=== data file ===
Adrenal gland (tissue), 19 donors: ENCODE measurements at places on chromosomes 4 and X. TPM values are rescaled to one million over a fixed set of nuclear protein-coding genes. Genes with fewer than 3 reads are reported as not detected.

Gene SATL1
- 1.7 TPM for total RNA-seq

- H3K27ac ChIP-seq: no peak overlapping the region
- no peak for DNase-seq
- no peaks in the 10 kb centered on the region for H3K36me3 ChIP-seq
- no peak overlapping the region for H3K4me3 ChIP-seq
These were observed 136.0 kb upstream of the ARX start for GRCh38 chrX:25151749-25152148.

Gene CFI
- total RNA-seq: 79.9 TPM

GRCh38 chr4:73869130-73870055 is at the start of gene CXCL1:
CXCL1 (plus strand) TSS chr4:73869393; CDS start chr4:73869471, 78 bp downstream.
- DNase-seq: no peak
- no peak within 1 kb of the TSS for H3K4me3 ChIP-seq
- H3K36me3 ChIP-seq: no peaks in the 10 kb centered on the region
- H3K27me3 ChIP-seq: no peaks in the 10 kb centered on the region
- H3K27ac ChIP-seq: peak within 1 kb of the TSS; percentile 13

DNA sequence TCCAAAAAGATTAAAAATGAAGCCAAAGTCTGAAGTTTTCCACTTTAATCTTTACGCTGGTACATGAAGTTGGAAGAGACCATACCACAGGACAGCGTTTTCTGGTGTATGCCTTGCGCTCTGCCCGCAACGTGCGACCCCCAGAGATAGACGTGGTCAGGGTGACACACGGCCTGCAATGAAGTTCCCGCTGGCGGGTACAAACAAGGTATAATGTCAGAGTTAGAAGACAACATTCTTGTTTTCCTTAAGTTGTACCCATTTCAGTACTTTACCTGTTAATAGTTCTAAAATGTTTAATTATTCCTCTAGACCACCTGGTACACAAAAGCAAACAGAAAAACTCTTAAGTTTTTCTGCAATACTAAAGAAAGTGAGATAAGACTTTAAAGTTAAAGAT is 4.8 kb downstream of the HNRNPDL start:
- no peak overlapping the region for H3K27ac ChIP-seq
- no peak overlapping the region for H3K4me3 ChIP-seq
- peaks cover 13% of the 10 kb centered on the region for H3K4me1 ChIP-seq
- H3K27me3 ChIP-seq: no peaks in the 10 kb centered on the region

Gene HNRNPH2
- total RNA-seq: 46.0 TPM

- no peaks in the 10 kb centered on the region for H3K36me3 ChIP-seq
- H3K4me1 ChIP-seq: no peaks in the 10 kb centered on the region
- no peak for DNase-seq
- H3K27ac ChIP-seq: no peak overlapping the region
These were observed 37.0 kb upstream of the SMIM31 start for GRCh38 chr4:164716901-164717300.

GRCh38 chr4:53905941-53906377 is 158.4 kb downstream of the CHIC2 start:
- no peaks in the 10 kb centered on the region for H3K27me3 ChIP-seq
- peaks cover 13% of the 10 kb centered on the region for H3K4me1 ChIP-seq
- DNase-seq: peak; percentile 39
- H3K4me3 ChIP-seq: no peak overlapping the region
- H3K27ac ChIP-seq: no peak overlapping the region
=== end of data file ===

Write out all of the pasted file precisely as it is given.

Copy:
Adrenal gland (tissue), 19 donors: ENCODE measurements at places on chromosomes 4 and X. TPM values are rescaled to one million over a fixed set of nuclear protein-coding genes. Genes with fewer than 3 reads are reported as not detected.

Gene SATL1
- 1.7 TPM for total RNA-seq

- H3K27ac ChIP-seq: no peak overlapping the region
- no peak for DNase-seq
- no peaks in the 10 kb centered on the region for H3K36me3 ChIP-seq
- no peak overlapping the region for H3K4me3 ChIP-seq
These were observed 136.0 kb upstream of the ARX start for GRCh38 chrX:25151749-25152148.

Gene CFI
- total RNA-seq: 79.9 TPM

GRCh38 chr4:73869130-73870055 is at the start of gene CXCL1:
CXCL1 (plus strand) TSS chr4:73869393; CDS start chr4:73869471, 78 bp downstream.
- DNase-seq: no peak
- no peak within 1 kb of the TSS for H3K4me3 ChIP-seq
- H3K36me3 ChIP-seq: no peaks in the 10 kb centered on the region
- H3K27me3 ChIP-seq: no peaks in the 10 kb centered on the region
- H3K27ac ChIP-seq: peak within 1 kb of the TSS; percentile 13

DNA sequence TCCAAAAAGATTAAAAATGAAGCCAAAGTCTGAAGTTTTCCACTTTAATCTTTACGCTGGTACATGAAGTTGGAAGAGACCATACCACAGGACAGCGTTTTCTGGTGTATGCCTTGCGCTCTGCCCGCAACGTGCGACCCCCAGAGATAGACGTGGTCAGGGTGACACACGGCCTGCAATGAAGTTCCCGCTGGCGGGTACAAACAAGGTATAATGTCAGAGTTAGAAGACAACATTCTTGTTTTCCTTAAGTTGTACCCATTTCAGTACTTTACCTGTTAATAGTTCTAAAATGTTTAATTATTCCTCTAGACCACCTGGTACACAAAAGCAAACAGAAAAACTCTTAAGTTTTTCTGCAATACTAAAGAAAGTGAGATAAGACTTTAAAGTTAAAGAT is 4.8 kb downstream of the HNRNPDL start:
- no peak overlapping the region for H3K27ac ChIP-seq
- no peak overlapping the region for H3K4me3 ChIP-seq
- peaks cover 13% of the 10 kb centered on the region for H3K4me1 ChIP-seq
- H3K27me3 ChIP-seq: no peaks in the 10 kb centered on the region

Gene HNRNPH2
- total RNA-seq: 46.0 TPM

- no peaks in the 10 kb centered on the region for H3K36me3 ChIP-seq
- H3K4me1 ChIP-seq: no peaks in the 10 kb centered on the region
- no peak for DNase-seq
- H3K27ac ChIP-seq: no peak overlapping the region
These were observed 37.0 kb upstream of the SMIM31 start for GRCh38 chr4:164716901-164717300.

GRCh38 chr4:53905941-53906377 is 158.4 kb downstream of the CHIC2 start:
- no peaks in the 10 kb centered on the region for H3K27me3 ChIP-seq
- peaks cover 13% of the 10 kb centered on the region for H3K4me1 ChIP-seq
- DNase-seq: peak; percentile 39
- H3K4me3 ChIP-seq: no peak overlapping the region
- H3K27ac ChIP-seq: no peak overlapping the region